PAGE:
Diagnostic Error, Overconfidence and Self-Knowledge

8 Pages Posted: 12 Apr 2017

Date Written: April 2017


According to the overconfidence hypothesis (OH), physician overconfidence is a major factor contributing to diagnostic error in medicine. This article argues that OH can be read as offering a personal, a sub-personal or a systemic explanation of diagnostic error. It is argued that personal level overconfidence is an “epistemic vice”. The hypothesis that diagnostic errors due to overconfidence can be remedied by increasing physician self-knowledge is shown to be questionable. Some epistemic vices or cognitive biases, including overconfidence, are “stealthy” in the sense that they obstruct their own detection. Even if the barriers to self-knowledge can be overcome, some problematic traits are so deeply entrenched that even well-informed and motivated individuals might be unable to correct them. One such trait is overconfidence. Alternative approaches to “debiasing” are considered and it is argued that overconfidence is blameworthy only if it is understood as a personal level epistemic vice rather than a sub-personal cognitive bias. This paper is published as part of a collection on self-knowledge in and outside of illness.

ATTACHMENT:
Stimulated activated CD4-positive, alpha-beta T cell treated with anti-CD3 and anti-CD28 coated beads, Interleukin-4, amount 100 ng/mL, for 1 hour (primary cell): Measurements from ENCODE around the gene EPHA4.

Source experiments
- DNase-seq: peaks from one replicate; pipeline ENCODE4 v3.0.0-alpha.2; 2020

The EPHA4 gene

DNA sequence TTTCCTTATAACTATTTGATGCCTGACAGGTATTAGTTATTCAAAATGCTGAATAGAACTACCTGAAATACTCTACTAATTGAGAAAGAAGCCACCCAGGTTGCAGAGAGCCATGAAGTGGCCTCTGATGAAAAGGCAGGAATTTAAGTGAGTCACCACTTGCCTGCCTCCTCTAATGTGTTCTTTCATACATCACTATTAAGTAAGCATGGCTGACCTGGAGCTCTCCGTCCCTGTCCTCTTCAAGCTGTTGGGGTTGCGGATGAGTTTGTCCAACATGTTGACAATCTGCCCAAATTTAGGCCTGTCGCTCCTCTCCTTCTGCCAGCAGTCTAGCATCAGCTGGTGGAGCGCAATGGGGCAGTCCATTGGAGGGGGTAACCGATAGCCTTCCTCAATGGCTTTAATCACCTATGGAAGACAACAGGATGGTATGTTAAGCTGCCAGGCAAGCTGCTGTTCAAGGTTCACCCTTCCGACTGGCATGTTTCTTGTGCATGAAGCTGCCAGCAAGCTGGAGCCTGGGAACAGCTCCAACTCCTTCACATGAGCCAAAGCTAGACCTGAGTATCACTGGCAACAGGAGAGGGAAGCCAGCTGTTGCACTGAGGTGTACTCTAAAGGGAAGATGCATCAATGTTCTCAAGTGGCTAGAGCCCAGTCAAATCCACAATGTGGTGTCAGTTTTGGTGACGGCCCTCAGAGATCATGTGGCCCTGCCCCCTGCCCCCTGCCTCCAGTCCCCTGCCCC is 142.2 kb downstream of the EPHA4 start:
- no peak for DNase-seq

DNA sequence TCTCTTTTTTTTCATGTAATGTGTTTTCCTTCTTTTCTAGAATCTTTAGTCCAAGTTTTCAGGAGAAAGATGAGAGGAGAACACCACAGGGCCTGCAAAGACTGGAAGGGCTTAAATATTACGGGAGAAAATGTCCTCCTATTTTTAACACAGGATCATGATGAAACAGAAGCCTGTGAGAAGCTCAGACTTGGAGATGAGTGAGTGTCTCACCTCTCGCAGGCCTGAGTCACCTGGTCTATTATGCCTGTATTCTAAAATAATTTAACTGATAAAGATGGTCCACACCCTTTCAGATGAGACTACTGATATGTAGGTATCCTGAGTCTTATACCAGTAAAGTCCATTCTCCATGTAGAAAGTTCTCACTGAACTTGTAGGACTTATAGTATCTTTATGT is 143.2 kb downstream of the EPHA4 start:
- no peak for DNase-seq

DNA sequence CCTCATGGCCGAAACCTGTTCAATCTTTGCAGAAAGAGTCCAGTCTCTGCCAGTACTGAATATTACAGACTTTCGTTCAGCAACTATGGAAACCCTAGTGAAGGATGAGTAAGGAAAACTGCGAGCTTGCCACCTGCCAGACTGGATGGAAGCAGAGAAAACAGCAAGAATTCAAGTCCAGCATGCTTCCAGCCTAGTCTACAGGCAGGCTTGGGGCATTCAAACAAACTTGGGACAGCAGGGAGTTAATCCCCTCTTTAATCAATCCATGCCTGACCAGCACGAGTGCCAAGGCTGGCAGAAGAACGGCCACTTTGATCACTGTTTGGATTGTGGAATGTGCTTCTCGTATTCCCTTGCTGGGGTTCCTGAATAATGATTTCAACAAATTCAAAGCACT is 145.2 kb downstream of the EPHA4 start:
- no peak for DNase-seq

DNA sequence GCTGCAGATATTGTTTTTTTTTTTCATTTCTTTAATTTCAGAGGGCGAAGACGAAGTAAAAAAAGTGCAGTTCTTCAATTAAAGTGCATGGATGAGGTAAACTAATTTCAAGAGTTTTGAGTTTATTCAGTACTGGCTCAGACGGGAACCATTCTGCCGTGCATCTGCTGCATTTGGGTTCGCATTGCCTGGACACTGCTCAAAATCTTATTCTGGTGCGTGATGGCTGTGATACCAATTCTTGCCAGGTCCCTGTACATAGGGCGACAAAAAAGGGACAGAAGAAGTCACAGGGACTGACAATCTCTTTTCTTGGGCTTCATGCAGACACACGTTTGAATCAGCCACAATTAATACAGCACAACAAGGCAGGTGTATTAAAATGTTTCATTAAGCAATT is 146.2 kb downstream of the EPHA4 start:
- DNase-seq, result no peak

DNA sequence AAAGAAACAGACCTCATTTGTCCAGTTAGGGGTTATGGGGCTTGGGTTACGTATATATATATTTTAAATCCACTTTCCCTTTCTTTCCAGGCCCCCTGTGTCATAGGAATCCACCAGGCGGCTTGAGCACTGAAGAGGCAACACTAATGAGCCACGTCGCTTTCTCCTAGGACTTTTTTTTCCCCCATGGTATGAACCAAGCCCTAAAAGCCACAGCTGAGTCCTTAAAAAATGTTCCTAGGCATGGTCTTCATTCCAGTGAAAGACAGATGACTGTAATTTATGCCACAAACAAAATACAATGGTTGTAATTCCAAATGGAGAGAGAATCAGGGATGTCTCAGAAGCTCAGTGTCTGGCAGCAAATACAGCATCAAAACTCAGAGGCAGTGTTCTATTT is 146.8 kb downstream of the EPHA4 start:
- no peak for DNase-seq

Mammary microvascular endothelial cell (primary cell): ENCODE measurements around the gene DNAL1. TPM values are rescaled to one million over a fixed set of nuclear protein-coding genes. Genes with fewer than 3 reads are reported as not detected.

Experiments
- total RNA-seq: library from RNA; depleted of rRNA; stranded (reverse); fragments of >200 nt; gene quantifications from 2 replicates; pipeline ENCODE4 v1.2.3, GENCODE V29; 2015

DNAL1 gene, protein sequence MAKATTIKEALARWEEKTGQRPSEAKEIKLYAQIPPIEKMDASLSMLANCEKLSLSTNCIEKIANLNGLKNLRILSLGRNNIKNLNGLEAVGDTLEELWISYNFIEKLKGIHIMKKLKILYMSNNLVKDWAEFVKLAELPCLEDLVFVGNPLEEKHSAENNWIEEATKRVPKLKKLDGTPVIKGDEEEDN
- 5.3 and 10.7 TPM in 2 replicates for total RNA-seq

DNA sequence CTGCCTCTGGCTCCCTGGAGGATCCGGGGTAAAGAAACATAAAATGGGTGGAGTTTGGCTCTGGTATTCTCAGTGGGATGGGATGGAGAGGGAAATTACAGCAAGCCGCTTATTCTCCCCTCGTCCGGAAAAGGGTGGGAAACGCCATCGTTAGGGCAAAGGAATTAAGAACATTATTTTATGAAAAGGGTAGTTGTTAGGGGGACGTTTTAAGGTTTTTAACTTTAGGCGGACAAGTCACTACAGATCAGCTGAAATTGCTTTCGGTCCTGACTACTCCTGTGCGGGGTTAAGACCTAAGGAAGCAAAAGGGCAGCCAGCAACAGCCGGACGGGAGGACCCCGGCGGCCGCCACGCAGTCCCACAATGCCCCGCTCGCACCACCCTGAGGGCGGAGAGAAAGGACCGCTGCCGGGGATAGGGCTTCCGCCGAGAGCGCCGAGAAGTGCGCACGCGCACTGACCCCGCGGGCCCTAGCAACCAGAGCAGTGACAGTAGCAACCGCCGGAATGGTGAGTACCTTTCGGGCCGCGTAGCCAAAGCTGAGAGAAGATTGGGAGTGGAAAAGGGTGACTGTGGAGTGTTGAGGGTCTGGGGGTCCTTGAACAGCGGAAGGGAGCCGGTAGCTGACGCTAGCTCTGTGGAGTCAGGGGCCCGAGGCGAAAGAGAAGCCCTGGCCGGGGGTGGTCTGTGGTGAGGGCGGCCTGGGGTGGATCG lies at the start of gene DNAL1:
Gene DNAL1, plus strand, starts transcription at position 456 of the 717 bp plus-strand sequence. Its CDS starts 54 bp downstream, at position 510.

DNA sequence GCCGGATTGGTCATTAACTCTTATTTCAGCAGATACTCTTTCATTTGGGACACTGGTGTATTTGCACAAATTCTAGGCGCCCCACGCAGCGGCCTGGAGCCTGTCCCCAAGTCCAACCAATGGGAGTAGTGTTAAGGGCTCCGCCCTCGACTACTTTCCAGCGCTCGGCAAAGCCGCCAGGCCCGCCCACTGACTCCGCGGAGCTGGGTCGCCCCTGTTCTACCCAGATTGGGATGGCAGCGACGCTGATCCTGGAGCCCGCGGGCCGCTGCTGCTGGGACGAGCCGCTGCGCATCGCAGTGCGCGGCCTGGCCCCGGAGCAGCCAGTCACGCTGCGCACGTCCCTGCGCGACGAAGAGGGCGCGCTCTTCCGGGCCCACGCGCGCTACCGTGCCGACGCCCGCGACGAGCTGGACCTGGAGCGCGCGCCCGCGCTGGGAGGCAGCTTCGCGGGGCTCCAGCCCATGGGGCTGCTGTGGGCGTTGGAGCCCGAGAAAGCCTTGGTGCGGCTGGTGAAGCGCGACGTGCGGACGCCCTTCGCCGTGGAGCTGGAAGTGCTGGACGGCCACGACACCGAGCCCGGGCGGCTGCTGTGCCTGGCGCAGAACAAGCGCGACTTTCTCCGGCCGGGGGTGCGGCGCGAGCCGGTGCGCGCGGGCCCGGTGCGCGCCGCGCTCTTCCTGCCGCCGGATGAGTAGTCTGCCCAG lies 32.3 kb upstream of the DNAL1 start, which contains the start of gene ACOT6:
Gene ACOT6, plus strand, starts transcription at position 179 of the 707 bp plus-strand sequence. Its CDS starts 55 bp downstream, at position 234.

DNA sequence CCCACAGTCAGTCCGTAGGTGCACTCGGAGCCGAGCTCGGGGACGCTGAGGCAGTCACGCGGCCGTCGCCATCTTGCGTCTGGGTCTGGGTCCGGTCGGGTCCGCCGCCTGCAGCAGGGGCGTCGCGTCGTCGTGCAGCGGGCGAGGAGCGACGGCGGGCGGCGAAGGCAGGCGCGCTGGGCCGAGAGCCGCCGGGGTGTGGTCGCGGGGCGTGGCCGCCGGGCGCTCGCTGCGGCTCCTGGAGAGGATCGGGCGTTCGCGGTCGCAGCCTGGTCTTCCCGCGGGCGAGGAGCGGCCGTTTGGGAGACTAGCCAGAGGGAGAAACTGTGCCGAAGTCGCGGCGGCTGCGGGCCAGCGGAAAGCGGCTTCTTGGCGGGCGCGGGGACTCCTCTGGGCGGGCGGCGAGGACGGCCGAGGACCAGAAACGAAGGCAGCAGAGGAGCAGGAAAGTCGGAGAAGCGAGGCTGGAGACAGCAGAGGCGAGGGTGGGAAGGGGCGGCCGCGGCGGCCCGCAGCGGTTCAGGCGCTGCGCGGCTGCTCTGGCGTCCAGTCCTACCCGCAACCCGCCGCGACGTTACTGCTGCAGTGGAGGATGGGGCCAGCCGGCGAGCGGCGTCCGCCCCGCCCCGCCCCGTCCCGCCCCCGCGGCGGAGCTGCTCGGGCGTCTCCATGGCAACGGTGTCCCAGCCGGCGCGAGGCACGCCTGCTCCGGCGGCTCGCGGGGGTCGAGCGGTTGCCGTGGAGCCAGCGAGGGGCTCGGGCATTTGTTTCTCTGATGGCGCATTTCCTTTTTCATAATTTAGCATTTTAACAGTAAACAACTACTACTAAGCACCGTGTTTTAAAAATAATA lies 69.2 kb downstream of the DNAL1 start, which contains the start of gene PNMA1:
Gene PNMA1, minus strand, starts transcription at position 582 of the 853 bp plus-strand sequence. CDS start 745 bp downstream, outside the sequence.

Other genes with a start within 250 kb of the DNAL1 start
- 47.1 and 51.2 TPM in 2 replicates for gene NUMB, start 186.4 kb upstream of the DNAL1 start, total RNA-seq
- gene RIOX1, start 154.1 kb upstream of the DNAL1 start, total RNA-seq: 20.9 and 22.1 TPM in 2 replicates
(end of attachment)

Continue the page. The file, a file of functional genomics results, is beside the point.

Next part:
Suggested Citation

Cassam, Quassim, Diagnostic Error, Overconfidence and Self-Knowledge (April 2017). Palgrave Communications, Vol. 3, 2017. Available at SSRN: https://ssrn.com/abstract=2951662 or http://dx.doi.org/10.1057/palcomms.2017.25

Quassim Cassam (Contact Author)

University of Warwick ( email )

Gibbet Hill Rd.
Coventry, West Midlands CV4 8UW
United Kingdom

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